TCP Capital: BDC Dividend Coverage Part 3

| About: TCP Capital (TCPC)


This article uses my ‘optimal leverage’ analysis to assess dividend coverage for TCP Capital.

The BDC industry is experiencing yield compression and 7 out of the 26 BDCs that I cover have recently cut dividends.

I will use this series to project which BDCs are less likely to cut dividends in the future.

Over the next few weeks, I will be assessing dividend coverage for most of the 26 BDCs that I cover in an effort to uncover companies that have the potential to sustain or increase current dividends. I will also be using this information to update my latest "BDC Rankings: May 2014." For more details regarding this series and for the dividend coverage results for Ares Capital (NASDAQ:ARCC) and Medley Capital (NYSE:MCC) please see:

TCP Capital

TCP Capital (NASDAQ:TCPC) has been near the top of my rankings for many reasons including adequate dividend coverage and the analysis from my "TCP Capital: May 2014" article.

Over the last four quarters, TCPC has seen its portfolio yield decline slightly from 10.9% to 10.8% and is currently lower than the average BDC (closer to 11.7%). TCPC is a younger BDC that is in an earlier growth phase and has not reached its target debt-to-equity ratio of 0.75 (currently at 0.53). The company is shifting its borrowings to fixed rates and on April 2, 2014 TCPC announced that it received final approval from the SBA to operate as a Small Business Investment Company (SBIC). This will give the company access to attractive long-term financing with many advantages including increased amounts of leverage that is excluded from BDC leverage requirements.

During Q1, TCPC received onetime dividend income of $2 million and I have not projected any dividend income for the coming quarters. Most BDCs have a base management fee of 1.75% to 2.00% of total assets and TCPC has one of the lowest at 1.50% of assets less idle cash resulting in a lower than average cost structure for an externally managed BDC. Incentive fees are a standard 20% of pre-incentive fee income but with a hurdle rate of 8% return on equity annually. This is higher than some BDCs and helps to ensure that investors receive higher returns before incentives are paid. For projection purposes, I use core net investment income ("NII") that excludes incentive fees related to capital gains.

The following table shows the results for the most recent quarter along with projections at various levels of leverage and using a stable yield of 10.8% to determine the impacts on dividend coverage. Each of these scenarios assumes a full quarter of benefit from interest income but also a full quarter of interest expense, management and incentive fees.

These scenarios assume the highest level of efficiency and actual results could be lower because there will always be some turnover in the portfolio (that could drive higher fee income). Given the slight historical declines and already lower than average portfolio yield I would assume that TCPC is less likely to experience significant amounts of future declines in overall yield. This analysis implies that there is the potential for dividend growth especially if TCPC can effectively use higher amounts of leverage.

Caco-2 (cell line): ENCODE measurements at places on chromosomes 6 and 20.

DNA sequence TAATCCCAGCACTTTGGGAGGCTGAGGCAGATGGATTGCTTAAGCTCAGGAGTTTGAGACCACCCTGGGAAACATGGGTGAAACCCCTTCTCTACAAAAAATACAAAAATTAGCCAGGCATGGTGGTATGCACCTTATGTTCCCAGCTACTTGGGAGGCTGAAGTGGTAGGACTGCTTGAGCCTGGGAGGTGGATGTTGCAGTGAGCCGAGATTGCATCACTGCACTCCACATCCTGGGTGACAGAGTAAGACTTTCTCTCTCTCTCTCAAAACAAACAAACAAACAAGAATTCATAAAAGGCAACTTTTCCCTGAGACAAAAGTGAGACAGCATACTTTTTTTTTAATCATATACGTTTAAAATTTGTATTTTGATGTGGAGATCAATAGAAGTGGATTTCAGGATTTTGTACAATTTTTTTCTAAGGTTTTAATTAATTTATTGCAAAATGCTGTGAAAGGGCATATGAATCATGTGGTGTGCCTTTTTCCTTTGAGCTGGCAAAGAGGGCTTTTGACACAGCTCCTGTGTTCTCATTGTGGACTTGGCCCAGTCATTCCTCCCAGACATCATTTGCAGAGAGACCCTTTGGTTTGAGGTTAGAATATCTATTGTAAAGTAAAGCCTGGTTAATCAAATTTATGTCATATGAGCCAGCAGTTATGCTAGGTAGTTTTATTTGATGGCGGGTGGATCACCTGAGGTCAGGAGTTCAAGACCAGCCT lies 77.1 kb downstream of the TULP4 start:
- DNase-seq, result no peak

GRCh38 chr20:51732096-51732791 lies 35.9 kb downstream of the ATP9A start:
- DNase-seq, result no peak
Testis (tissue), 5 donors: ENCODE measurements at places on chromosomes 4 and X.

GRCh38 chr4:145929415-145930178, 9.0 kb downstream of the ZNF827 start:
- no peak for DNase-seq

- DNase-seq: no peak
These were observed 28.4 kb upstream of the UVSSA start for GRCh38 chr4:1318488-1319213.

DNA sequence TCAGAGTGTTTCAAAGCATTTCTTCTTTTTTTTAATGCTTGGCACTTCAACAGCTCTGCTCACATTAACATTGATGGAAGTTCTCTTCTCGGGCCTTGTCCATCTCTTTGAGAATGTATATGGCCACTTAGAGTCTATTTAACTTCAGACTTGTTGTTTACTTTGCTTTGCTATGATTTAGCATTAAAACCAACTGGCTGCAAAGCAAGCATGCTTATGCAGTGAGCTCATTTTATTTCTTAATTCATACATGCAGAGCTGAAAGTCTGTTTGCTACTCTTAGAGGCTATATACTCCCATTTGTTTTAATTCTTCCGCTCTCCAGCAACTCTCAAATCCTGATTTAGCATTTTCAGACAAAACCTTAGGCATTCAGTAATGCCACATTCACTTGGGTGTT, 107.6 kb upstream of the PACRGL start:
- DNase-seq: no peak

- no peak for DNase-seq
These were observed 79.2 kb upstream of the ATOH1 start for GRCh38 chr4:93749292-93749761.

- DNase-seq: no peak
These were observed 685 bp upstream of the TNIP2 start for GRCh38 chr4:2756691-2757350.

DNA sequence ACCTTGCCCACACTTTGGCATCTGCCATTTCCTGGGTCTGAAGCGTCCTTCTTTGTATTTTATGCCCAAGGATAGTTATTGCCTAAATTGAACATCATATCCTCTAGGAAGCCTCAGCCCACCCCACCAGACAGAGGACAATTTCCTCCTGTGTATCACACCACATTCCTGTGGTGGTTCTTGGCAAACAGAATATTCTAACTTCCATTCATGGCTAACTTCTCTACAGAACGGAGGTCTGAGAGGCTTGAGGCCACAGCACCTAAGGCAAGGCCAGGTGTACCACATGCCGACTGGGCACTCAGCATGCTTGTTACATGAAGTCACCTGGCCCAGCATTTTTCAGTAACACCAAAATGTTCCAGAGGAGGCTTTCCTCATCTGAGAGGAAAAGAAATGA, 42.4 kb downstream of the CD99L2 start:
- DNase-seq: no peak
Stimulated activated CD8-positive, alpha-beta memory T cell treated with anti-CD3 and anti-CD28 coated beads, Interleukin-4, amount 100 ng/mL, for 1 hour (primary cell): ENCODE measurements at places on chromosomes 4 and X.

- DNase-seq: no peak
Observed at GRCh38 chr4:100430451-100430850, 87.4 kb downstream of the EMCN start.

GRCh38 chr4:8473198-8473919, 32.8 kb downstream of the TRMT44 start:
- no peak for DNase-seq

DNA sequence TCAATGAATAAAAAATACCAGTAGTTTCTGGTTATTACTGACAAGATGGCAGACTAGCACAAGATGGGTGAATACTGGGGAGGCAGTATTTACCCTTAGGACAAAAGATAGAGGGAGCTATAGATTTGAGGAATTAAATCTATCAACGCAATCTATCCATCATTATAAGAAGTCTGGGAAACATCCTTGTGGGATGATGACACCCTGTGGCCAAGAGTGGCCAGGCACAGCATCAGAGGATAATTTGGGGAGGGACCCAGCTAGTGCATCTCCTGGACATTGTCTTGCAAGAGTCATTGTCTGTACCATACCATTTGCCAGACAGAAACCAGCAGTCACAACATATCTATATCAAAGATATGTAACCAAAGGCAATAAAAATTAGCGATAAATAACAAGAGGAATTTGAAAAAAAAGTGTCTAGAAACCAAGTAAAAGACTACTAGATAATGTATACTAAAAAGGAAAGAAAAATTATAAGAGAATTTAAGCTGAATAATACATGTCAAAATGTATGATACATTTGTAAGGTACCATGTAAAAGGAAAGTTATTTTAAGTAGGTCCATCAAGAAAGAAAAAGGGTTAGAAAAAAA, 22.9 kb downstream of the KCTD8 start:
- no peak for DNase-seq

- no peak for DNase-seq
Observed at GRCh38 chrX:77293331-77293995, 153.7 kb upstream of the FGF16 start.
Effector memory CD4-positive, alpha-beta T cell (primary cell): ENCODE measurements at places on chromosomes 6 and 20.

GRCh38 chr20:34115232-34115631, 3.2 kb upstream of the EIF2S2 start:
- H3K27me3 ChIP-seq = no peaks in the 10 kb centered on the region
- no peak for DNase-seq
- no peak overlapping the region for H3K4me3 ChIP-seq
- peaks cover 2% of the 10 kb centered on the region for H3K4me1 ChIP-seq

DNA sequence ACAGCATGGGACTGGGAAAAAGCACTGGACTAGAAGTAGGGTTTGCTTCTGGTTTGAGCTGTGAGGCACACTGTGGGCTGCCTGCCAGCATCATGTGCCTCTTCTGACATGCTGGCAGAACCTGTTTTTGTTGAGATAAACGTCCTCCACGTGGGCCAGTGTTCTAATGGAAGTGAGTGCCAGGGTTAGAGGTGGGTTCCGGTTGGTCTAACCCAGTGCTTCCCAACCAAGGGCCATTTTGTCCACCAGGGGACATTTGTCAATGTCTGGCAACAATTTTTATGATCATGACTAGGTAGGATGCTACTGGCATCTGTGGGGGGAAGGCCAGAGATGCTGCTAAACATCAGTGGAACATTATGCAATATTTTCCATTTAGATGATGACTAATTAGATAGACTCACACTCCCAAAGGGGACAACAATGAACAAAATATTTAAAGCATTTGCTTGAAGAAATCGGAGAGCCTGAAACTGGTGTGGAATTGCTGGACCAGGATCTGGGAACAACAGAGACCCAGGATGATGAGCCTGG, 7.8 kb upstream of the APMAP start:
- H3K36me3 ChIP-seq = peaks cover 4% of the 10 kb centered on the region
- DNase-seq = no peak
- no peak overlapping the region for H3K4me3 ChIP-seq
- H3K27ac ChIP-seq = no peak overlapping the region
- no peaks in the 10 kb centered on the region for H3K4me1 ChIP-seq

Side by Side Comparison:

For the side by side comparison, I will be using the amount of equity as of March 31, 2014 (or most recent) along with a debt-to-equity ratio of 0.80 and current portfolio yield to project income and expenses, tracking the following metrics:

  • Dividend coverage (using a debt-to-equity 0.80)
  • BDC expenses (as a % of available income)

'Available income' is total interest and fee income less interest expense from borrowings and is the amount of income that is available to pay management expenses and shareholder distributions. BDCs with lower expenses can pay higher amounts to shareholders without investing in riskier assets.

The following table compares the results for TCPC to ARCC and MCC. I will continue to add BDCs in the following articles. As you can see, TCPC and ARCC both have slightly lower cost structures than MCC and better dividend coverage. It is also important to point out that MCC has a higher portfolio yield that could decline more than other BDCs.

For more details including some of the potential variances to this methodology for assessing dividend coverage, please see "Part 1" of this series. Investors should only use this information as a starting point for due diligence. See the following for more information:

Disclosure: I am long ARCC, TCPC. I wrote this article myself, and it expresses my own opinions. I am not receiving compensation for it (other than from Seeking Alpha). I have no business relationship with any company whose stock is mentioned in this article.